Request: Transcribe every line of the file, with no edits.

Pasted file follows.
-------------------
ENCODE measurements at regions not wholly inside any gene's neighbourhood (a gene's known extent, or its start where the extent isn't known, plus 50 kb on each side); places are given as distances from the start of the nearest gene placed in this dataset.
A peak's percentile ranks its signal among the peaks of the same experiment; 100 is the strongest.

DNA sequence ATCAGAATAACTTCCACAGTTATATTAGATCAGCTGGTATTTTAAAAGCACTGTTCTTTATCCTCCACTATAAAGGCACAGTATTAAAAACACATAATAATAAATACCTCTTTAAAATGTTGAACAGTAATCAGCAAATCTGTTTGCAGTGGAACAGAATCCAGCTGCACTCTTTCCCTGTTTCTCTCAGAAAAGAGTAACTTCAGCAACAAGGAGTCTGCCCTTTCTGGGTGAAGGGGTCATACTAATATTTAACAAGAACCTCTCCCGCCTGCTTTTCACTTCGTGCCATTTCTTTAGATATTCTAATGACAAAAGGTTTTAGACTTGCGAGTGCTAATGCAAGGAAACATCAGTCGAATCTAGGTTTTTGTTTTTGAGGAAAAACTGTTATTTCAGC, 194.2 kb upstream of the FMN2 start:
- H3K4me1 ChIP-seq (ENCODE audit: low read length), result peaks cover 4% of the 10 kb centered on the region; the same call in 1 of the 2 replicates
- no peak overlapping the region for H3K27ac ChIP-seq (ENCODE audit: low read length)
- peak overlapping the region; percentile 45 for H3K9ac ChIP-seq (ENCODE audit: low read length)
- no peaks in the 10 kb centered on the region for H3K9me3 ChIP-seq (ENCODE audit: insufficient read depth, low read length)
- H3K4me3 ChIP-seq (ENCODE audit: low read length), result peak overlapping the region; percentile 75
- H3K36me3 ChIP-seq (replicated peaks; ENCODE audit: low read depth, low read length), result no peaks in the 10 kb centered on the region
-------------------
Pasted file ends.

ENCODE measurements at regions not wholly inside any gene's neighbourhood (a gene's known extent, or its start where the extent isn't known, plus 50 kb on each side); places are given as distances from the start of the nearest gene placed in this dataset.
A peak's percentile ranks its signal among the peaks of the same experiment; 100 is the strongest.

DNA sequence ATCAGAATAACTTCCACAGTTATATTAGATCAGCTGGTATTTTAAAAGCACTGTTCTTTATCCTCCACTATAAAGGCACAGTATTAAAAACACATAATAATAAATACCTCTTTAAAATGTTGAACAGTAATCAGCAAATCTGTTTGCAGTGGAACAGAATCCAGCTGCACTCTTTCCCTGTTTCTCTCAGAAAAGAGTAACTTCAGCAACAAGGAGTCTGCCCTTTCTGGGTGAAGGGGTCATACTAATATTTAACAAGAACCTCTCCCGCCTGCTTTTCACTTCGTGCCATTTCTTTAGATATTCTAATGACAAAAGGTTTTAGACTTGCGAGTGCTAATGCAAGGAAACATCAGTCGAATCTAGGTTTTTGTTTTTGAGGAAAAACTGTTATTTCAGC, 194.2 kb upstream of the FMN2 start:
- H3K4me1 ChIP-seq (ENCODE audit: low read length), result peaks cover 4% of the 10 kb centered on the region; the same call in 1 of the 2 replicates
- no peak overlapping the region for H3K27ac ChIP-seq (ENCODE audit: low read length)
- peak overlapping the region; percentile 45 for H3K9ac ChIP-seq (ENCODE audit: low read length)
- no peaks in the 10 kb centered on the region for H3K9me3 ChIP-seq (ENCODE audit: insufficient read depth, low read length)
- H3K4me3 ChIP-seq (ENCODE audit: low read length), result peak overlapping the region; percentile 75
- H3K36me3 ChIP-seq (replicated peaks; ENCODE audit: low read depth, low read length), result no peaks in the 10 kb centered on the region